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See detailThe homogeneous internal structure of CM-like asteroid (41) Daphne
Carry, B.; Vachier, F.; Berthier, J. et al

in Astronomy and Astrophysics (2019), 623(A132),

Context. CM-like asteroids (Ch and Cgh classes) are a major population within the broader C-complex, encompassing about 10% of the mass of the main asteroid belt. Their internal structure has been ... [more ▼]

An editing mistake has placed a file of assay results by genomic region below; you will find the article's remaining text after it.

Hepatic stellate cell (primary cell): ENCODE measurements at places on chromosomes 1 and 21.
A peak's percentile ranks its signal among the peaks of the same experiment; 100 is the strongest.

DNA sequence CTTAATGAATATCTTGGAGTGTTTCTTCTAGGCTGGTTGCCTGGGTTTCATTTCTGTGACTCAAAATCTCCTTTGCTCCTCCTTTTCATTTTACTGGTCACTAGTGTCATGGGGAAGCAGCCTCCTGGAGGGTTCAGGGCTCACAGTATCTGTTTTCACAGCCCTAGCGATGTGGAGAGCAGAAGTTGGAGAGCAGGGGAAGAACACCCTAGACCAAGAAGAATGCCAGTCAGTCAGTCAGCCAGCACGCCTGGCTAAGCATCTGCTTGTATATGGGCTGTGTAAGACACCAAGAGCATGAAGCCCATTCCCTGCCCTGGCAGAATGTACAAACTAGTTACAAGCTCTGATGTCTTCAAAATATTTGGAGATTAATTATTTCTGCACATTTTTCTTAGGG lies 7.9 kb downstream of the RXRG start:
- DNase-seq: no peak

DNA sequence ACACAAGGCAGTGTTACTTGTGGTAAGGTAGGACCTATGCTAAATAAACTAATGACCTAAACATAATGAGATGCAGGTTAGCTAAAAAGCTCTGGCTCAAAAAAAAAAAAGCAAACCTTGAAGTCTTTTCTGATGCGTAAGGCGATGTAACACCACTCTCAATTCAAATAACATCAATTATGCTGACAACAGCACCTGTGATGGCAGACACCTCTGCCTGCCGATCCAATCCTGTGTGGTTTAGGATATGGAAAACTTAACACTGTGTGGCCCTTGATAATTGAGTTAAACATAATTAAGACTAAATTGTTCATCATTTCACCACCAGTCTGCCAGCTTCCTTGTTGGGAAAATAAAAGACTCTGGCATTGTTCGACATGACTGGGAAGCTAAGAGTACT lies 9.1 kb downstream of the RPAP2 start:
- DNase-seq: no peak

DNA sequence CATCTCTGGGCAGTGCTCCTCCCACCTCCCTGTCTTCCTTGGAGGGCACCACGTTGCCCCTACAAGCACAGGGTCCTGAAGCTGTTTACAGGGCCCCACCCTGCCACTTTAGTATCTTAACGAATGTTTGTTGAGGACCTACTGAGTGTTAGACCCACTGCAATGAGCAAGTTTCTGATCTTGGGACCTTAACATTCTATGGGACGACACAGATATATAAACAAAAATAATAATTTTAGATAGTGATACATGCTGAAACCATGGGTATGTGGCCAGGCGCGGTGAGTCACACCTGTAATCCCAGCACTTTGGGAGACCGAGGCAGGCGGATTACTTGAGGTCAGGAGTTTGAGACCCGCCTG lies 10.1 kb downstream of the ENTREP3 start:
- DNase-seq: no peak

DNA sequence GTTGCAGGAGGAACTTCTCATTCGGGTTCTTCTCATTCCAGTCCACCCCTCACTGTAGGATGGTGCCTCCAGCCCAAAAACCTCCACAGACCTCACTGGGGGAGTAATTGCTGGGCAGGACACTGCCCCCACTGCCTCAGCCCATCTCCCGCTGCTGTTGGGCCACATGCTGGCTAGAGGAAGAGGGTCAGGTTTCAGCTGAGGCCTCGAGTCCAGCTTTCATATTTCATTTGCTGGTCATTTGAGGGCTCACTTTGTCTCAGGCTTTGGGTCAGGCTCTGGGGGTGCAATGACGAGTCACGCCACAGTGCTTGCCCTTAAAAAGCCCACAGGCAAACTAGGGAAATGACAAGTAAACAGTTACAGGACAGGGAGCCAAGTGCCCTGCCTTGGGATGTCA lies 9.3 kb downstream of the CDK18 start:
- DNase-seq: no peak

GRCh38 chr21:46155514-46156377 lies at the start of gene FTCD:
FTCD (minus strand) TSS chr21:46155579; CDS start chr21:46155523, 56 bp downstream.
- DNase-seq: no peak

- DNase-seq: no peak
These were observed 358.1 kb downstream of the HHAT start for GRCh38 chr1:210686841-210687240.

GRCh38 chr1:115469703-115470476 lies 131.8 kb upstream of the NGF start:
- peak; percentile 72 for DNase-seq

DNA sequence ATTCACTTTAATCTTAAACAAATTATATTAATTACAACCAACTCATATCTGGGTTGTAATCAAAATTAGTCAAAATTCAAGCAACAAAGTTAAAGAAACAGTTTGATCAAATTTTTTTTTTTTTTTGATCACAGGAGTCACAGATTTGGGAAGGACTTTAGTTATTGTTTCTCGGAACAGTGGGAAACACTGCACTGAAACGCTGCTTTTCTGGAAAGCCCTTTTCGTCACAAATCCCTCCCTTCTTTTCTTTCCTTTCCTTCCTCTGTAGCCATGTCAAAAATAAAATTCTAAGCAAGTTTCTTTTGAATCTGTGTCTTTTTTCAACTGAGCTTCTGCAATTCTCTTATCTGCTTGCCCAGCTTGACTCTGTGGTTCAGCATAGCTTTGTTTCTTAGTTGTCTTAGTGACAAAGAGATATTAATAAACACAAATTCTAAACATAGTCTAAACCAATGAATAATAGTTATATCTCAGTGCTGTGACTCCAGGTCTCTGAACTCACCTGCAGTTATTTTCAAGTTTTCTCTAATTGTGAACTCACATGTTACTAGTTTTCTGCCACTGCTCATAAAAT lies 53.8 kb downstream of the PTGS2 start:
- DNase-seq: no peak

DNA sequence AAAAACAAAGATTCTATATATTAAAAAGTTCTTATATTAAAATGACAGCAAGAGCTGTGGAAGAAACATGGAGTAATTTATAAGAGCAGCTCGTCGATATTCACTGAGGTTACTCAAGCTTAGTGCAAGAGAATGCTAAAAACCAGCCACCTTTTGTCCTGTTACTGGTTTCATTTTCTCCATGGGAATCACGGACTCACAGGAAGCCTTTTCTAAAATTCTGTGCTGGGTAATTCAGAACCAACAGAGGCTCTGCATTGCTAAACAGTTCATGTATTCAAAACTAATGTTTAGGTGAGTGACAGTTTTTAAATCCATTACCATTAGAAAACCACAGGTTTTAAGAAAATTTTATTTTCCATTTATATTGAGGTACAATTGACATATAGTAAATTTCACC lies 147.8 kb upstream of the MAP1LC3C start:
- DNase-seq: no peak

Context. CM-like asteroids (Ch and Cgh classes) are a major population within the broader C-complex, encompassing about 10% of the mass of the main asteroid belt. Their internal structure has been predicted to be homogeneous, based on their compositional similarity as inferred from spectroscopy (Vernazza et al., 2016, AJ 152, 154) and numerical modeling of their early thermal evolution (Bland & Travis, 2017, Sci. Adv. 3, e1602514). Aims. Here we aim to test this hypothesis by deriving the density of the CM-like asteroid (41) Daphne from detailed modeling of its shape and the orbit of its small satellite. Methods. We observed Daphne and its satellite within our imaging survey with the Very Large Telescope extreme adaptive-optics SPHERE/ZIMPOL camera (ID 199.C-0074, PI P. Vernazza) and complemented this data set with earlier Keck/NIRC2 and VLT/NACO observations. We analyzed the dynamics of the satellite with our Genoid meta-heuristic algorithm. Combining our high-angular resolution images with optical lightcurves and stellar occultations, we determine the spin period, orientation, and 3-D shape, using our ADAM shape modeling algorithm. Results. The satellite orbits Daphne on an equatorial, quasi-circular, prograde orbit, like the satellites of many other large main-belt asteroids. The shape model of Daphne reveals several large flat areas that could be large impact craters. The mass determined from this orbit combined with the volume computed from the shape model implies a density for Daphne of 1.77+/-0.26 g/cm3 (3 {\sigma}). This density is consistent with a primordial CM-like homogeneous internal structure with some level of macroporosity (~17%). Conclusions. Based on our analysis of the density of Daphne and 75 other Ch/Cgh-type asteroids gathered from the literature, we conclude that the primordial internal structure of the CM parent bodies was homogeneous. [less ▲]